The Harvard Business Review pumps out a ton of great content typically aimed at those in the corporate world, and every once in a while they publish a piece that also speaks to the sports world, and football coaches in particular.
One area that those in the corporate world and coaching profession have in common is the pursuit of a raise. Many coaches get their start in this profession as volunteer assistants, part-time guys, interns, or graduate assistants making not much more than the occasional “Thank you” from a full-time guy. For guys that want to make a living in the coaching profession, the pursuit of raises plays an important role, and it’s my feeling that most coaches (most notably at the non-FBS college level) feel vastly underpaid.
The number of guys that become millionaires in the coaching profession are very few, but there are plenty of guys who make a living for their family in this great profession. There are even more out there that are currently just scraping by, living paycheck to paycheck and working their tails off hoping to do enough to justify a raise, a promotion, or to land a coaching job with another program making (even slightly) more money.
According to HBR, one of the keys to getting that raise can be getting an outside offer first. Hannah Riley Bowles, a senior lecturer at the Harvard Kennedy School found that when you go to your boss with an outside offer in your hand, the “request is perceived as more legitimate and justified.”
A few other things the article notes to keep in mind:
Know your audience:
This is perhaps the most obvious, but important piece of advice offered. Know your head coach and what he’s going to respond to best.
From the article: “You have to know the culture of your organization. If your boss is someone who would get defensive or see an outside offer as mutiny, it’s better to avoid it.”
Reaffirm your commitment:
As an assistant coach, your commitment should always be the the head coach, the kids, and the program, and that needs to be clear if you’re going to go in and ask for more money because there is a 0% chance an assistant is getting a pay bump if he is not loyal and uncommitted in the eyes of the head coach or AD.
Rather than threatening to go elsewhere, emphasize how much you like your job and the organization – “I love it here. I’m committed to staying and I also want to be paid fairly.”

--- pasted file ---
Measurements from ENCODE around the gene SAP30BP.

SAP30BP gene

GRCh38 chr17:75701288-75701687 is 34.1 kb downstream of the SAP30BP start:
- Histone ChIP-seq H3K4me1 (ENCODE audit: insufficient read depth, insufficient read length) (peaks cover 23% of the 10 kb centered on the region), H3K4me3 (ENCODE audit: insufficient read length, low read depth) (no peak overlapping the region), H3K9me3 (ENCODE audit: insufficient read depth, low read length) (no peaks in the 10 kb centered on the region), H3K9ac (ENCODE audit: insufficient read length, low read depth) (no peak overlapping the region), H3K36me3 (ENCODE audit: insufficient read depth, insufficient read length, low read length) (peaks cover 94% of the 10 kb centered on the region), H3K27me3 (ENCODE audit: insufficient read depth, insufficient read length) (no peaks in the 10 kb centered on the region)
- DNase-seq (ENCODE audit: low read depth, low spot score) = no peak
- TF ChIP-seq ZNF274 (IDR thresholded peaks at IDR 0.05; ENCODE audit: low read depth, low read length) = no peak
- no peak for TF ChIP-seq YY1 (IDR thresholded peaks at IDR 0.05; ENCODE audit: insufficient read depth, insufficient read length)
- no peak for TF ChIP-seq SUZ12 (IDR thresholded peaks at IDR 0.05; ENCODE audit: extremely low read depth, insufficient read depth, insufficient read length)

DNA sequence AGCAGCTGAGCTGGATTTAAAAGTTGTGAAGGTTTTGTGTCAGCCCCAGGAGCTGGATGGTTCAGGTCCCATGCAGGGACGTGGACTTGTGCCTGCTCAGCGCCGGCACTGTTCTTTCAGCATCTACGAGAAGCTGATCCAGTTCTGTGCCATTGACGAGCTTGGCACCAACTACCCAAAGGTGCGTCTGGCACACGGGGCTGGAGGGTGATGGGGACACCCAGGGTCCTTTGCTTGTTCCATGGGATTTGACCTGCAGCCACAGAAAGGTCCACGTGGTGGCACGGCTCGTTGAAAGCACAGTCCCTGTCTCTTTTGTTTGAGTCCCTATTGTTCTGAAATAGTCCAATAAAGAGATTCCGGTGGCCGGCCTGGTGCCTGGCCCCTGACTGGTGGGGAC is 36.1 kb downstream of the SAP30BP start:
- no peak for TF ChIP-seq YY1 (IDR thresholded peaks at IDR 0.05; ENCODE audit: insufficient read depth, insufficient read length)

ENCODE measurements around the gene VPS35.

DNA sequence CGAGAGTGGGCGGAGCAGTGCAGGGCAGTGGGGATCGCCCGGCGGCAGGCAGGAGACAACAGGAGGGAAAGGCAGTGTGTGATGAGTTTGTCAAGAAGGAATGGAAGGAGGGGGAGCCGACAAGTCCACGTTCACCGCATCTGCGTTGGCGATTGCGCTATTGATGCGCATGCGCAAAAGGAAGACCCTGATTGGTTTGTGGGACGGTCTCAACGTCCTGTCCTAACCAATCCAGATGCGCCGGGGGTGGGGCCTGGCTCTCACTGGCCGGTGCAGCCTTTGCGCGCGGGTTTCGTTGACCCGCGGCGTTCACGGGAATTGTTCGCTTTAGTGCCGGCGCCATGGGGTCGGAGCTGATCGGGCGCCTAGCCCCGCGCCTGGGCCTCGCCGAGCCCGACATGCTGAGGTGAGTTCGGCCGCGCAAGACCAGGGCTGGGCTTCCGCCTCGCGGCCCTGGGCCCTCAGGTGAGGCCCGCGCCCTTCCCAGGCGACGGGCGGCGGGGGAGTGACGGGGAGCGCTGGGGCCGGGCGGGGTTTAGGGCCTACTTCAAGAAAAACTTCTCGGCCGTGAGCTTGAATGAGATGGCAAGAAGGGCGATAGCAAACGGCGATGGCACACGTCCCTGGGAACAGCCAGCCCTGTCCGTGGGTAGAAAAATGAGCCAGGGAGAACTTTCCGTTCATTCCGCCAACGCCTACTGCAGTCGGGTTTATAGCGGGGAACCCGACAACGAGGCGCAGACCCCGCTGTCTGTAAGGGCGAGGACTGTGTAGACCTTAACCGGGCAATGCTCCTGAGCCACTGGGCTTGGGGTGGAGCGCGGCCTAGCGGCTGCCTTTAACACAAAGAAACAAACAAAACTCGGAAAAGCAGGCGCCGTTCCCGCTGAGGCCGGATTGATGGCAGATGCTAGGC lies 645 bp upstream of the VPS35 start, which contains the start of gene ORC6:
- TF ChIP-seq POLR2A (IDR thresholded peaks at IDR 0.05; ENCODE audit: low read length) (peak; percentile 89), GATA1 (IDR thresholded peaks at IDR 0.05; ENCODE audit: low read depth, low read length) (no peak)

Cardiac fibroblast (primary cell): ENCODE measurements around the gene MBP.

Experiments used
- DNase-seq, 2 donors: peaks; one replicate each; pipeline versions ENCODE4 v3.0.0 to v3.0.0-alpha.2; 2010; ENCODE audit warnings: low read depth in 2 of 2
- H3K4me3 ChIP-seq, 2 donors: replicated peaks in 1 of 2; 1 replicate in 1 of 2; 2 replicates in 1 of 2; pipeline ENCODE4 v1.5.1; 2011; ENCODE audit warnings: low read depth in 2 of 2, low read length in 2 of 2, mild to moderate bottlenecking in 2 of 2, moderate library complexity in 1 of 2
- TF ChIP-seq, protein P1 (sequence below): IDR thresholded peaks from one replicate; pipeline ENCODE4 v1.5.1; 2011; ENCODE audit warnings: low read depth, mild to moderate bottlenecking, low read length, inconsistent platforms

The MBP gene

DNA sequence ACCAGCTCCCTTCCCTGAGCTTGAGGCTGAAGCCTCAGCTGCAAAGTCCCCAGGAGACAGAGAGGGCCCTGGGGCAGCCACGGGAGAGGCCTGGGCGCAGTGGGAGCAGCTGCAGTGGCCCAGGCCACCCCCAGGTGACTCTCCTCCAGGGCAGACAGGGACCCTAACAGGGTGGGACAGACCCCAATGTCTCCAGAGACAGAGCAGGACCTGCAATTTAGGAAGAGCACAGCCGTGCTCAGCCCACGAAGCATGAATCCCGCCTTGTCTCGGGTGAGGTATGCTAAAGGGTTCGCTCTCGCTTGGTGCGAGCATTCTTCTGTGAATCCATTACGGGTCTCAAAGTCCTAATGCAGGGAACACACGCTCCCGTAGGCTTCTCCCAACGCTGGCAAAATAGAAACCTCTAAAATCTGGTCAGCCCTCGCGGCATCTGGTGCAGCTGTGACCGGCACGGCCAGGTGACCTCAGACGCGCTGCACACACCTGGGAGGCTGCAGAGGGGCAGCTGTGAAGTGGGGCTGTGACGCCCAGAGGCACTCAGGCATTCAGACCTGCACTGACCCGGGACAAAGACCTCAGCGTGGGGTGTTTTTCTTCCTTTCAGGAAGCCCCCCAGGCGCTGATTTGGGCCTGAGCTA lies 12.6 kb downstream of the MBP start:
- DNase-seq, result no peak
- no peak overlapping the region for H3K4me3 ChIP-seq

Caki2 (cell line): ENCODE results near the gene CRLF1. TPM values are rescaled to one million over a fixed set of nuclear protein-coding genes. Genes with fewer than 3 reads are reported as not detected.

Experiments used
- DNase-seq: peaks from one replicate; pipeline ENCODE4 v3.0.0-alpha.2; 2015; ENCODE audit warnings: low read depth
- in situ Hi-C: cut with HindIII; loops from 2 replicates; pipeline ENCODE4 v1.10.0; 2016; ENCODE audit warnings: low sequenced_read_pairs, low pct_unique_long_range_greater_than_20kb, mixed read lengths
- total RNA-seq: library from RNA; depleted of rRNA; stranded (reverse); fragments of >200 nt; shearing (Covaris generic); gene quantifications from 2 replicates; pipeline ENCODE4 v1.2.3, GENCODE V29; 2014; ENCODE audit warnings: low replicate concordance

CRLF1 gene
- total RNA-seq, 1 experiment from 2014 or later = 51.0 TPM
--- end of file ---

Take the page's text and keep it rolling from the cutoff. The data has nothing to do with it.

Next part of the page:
Using questions can be an indirect way of letting your superiors know that you have choices. It’s important that you know your audience here, because this can easily come off as passive-aggressive.
From the article: “Rather than saying that you are going to leave if they don’t match the offer, ask, in a genuinely curious way, “What would happen if I weren’t here to help with this project? Who would you need to get involved?” or “If I’m gone in two to three weeks, how would this work?”
Illustrate that what’s good for you is also good for the company:
Called the “I-We” strategy, where instead of talking about what you want, focus instead on what is best for the program.
From the article: “I know this is inconsistent with our organizational values and I know we’re going to want to fix this.”
Have someone else advocate on your behalf:
It’s not always the best approach to go to bat for yourself in matters like getting a raise, so getting some help from a trusted colleague might be a good alternative. If you’re a position coach that could mean your coordinator, and if you’re a play caller, maybe it’s your head coach going to the athletic director on your behalf. At the very least, go to someone on your staff who has some experience in these types of things that would be willing to offer some guidance.
From the article: “It might be better for you to go to a mentor or someone senior and say, ‘I have this offer and I’d love your advice in thinking it through.'”
Focus on more than the money:
I feel like this area is absolutely vital for coaches who are seeking a raise, make sure you’re keeping the big picture (job security, job title, learning opportunities, work flexibility, family time, alignment of coaching philosophies) in perspective. Having a common vision with your head coach / athletic director in those areas can go a long way and oftentimes mean more than a dollar amount.
From the article: “Your lifetime earnings are more likely to be influenced by your career path than a few thousand dollars in a particular job.”
Head here to read the entire piece, which includes lots of great information including more specific questions on the benefits and risks of going to your boss and asking for a raise.